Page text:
ExpressionEngine is fantastic at handling traditional web layouts. Let's start by clarifying what I mean by traditional web layouts. Every developer has received a series of PSDs and an accompanying sitemap made up of the following:
- a home page template
- secondary and tertiary page templates
- a various assortment of News, Events and Team pages, and other such unique snowflakes
ExpressionEngine, it would seem, is quite literally built to manage this kind of content and, at the time that the architecture for EE’s content model was developed, the aforementioned structure was the norm.
What Are Modular Page Layouts?
More and more, we're seeing designs that are based on modular content elements which can be arranged in any order, on any given page. Consider these wireframes made up of the following content elements:
- hero image
- full-column text
- two-column text
- three-column Text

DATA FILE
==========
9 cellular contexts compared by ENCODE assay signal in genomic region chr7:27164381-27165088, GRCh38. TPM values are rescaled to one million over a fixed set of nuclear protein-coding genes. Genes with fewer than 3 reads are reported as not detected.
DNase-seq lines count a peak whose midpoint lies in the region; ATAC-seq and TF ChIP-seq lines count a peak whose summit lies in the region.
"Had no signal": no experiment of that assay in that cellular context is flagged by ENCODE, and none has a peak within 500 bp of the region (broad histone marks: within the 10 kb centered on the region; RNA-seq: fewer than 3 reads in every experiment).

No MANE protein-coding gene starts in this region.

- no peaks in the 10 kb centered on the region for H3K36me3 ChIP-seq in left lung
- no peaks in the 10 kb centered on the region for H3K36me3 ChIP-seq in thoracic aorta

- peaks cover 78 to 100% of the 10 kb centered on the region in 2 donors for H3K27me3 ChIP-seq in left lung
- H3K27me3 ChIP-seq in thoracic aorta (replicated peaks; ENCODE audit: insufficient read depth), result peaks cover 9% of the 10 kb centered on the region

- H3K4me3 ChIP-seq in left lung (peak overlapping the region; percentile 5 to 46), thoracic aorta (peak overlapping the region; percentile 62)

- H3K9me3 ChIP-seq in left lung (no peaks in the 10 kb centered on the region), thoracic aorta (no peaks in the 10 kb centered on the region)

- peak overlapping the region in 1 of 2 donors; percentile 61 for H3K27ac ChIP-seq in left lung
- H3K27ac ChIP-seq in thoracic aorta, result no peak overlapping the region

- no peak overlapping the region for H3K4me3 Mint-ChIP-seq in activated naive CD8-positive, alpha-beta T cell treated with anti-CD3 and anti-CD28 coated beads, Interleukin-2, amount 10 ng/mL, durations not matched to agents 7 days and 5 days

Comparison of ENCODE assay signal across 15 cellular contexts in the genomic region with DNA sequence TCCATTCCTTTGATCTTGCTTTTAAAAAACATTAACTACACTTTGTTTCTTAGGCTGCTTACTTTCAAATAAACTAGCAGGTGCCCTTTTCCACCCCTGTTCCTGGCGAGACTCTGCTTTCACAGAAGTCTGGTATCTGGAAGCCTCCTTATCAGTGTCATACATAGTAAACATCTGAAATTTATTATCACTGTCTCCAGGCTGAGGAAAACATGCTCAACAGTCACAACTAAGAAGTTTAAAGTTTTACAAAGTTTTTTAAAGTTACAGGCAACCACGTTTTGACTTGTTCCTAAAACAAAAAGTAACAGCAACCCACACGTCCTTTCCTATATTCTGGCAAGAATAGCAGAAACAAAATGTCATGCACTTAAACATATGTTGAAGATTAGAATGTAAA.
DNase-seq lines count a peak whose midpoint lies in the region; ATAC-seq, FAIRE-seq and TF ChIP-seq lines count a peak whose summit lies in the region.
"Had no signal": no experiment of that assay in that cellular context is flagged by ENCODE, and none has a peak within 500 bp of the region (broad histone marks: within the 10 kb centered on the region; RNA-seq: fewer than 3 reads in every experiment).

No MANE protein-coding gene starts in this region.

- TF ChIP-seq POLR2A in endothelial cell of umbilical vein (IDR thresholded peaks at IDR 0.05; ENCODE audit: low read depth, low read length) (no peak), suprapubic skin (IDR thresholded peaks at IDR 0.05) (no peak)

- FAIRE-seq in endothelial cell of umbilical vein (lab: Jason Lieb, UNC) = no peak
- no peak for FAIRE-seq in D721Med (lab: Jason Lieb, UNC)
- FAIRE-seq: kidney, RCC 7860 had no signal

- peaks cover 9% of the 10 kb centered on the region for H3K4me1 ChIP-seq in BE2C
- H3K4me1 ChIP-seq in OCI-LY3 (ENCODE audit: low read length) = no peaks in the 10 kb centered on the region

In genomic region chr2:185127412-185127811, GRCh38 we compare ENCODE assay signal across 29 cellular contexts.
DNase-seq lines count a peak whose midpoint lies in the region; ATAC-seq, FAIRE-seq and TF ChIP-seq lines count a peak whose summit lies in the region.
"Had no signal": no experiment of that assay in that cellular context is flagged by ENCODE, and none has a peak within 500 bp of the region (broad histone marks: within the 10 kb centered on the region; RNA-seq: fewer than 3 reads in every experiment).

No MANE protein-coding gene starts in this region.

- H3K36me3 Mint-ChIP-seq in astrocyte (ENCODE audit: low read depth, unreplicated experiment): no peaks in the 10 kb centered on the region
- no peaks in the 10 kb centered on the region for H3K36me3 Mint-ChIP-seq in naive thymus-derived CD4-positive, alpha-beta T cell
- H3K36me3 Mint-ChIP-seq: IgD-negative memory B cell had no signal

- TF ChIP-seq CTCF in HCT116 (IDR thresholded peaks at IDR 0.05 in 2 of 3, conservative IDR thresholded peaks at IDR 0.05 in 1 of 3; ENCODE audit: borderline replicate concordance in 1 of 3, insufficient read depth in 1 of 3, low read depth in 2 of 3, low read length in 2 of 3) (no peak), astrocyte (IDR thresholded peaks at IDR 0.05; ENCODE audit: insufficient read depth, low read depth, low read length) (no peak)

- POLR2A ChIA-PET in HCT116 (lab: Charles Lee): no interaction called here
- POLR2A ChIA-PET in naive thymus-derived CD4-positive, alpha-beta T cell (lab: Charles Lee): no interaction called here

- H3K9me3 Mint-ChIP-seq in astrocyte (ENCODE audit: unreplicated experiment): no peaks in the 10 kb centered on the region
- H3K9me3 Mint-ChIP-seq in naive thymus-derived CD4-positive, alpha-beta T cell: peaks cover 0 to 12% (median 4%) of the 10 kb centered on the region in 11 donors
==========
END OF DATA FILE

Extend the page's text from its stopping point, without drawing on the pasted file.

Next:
- call to action
The standard ExpressionEngine field-group/channel/template architecture isn't going to work for this type of design because we don't know which content elements should appear on any given page or in what order.
How to Build Modular Page Layouts in ExpressionEngine
Let's use the wireframe above as an example of how we could build our modular page layouts. Let's say our example site has five main sections:
Each section is going to be made up of pages that consist of some combination of the content elements described above.
Our channel structure is going to be a little different than a typical ExpressionEngine build. We are going to create channels for each of the main sections of our site, prefixed with "-pages-".
We will end up with the following channels:
- -pages- Products
- -pages- Services
- -pages- Consulting
- -pages- Company
- -pages- Contact
We are also going to create channels for each of our content element types, prefixed with "-element-".
Our content element channels will be named:
- -element- Header
- -element- Hero
- -element- 1 Column Text
- -element- 2 Column Text
- -element- 3 Column Text
- -element- Call To Action
Channel Field Groups